Pacemakers, defibrillators can be affected by newer phone, smart watch models, study finds

Published Aug. 26, 2021 11:08 a.m. ET

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FILE - A customer holds a new Apple Inc. iPhone 12 Pro at an Apple Inc. store in San Francisco, California, U.S., on Friday, Oct. 23, 2020. (David Paul Morris/Bloomberg/Getty Images)

TORONTO -- A new study reinforces a recommendation from the U.S. Food and Drug Administration (FDA) that patients keep any consumer electronic devices that may create magnetic interference, including cell phones and smart watches, at least six inches away from implanted medical devices.

The findings come after Apple warned its customers in January that iPhones and Apple watches might interfere with pacemakers and cardiac defibrillators.

"Ensuring the safety of our nation’s medical devices is a cornerstone of our consumer protection mission, especially as technology continues to advance," said Seth Seidman, lead investigator with the Center for Devices and Radiological Health (CDRH) at the FDA, in a press release.

The study, conducted by researchers affiliated with the CDRH, was published Thursday in the peer-reviewed Heart Rhythm Journal.

According to the study, cardiac-implanted electronic devices are intended to support heart rhythm disorders, such as slow or fast heart rates. Implantable pacemakers and defibrillators also include a "magnet mode" that suspends use of the device when electromagnetic interference is possible, such as during a medical treatment.

However, researchers say this feature can be triggered accidentally from strong magnetic fields greater than 10G, which can change how the device works and may result in serious harm to the patient.

Seidman explained that the research team reviewed "recently published articles" describing the possibility that certain, newer consumer electronics with high field strength magnets may temporarily affect the normal operation of implanted electronic medical devices.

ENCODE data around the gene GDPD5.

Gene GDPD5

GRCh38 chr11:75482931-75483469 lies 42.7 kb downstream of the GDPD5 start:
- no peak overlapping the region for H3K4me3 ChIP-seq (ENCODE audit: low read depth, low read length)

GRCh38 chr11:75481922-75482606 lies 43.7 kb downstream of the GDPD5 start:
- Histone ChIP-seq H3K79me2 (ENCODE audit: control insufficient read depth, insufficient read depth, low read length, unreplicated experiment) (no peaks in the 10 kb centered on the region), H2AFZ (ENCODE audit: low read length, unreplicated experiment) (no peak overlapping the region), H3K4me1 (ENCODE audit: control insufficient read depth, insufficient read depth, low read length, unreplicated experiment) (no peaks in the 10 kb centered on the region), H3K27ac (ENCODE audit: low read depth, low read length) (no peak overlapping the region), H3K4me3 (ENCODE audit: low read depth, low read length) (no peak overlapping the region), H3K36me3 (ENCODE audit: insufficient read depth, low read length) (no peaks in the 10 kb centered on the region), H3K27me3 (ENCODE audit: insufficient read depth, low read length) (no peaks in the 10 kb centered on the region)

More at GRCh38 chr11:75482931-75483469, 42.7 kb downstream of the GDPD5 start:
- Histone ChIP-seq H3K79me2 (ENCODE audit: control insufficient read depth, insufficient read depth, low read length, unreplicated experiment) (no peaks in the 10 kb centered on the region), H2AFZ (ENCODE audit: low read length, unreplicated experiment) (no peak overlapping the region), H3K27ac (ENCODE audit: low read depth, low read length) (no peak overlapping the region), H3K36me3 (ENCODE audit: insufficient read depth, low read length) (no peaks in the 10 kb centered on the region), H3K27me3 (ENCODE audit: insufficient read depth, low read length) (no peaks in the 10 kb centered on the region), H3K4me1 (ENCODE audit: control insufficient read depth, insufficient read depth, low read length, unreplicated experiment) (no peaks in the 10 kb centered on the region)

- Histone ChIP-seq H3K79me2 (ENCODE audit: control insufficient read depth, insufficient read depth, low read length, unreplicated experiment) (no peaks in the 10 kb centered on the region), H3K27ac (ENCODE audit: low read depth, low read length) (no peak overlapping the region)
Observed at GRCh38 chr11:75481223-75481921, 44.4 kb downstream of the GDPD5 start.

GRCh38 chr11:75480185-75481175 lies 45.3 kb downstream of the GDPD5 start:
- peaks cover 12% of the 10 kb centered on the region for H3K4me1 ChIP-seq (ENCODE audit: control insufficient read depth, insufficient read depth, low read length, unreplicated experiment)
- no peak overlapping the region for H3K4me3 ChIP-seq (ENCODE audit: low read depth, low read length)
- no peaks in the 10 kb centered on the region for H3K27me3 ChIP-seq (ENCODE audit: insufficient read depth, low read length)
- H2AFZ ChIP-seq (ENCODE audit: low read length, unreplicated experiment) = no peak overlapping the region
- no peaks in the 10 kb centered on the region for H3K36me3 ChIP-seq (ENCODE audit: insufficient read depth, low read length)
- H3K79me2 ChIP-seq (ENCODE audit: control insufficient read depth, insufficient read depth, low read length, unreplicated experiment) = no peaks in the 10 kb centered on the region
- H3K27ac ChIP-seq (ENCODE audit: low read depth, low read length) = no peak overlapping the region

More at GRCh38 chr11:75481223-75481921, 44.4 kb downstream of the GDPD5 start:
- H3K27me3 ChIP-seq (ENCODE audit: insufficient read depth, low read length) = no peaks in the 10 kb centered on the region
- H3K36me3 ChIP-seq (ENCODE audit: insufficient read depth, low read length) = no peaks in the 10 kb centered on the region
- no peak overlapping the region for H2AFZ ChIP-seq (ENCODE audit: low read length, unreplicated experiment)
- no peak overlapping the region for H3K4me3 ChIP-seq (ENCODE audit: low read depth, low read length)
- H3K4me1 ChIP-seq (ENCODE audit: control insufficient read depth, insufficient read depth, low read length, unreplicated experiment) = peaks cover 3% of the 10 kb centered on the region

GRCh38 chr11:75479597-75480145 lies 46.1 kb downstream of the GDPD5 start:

"Based on our review, we decided to conduct our own testing to confirm and help inform appropriate recommendations for patients and consumers," he said.

To do so, researchers tested the magnetic field output of all iPhone 12 and Apple Watch 6 models at varying distances from the implanted medical devices.

The study found that all the devices had static magnetic fields "significantly greater" than 10G in close proximity -- high enough to send implanted cardiac devices into magnet mode and put a patient in danger.

However, the study reported that a maintained separation of six inches (15 centimetres) or more will not trigger the devices.

The CDRH said it is not aware of any "adverse events associated with this issue at this time" and maintained that the risk to patients is low.

Seidman said the CDRH is working to provide additional information to patients and health-care providers so they are aware of the potential risks, in addition to "simple proactive and preventive measures" to ensure their safety, such as not carrying consumer electronics in a pocket that rests over an implanted medical device.

"… The number of consumer electronics with strong magnets is expected to increase over time. Therefore, we recommend people with implanted medical devices talk with their health-care providers to ensure they understand this potential risk and the proper techniques for safe use," Seidman said.

The FDA says it will continue to monitor the effects of consumer electronics on the safe operation of medical devices, and notify the public of any changes to these recommendations.

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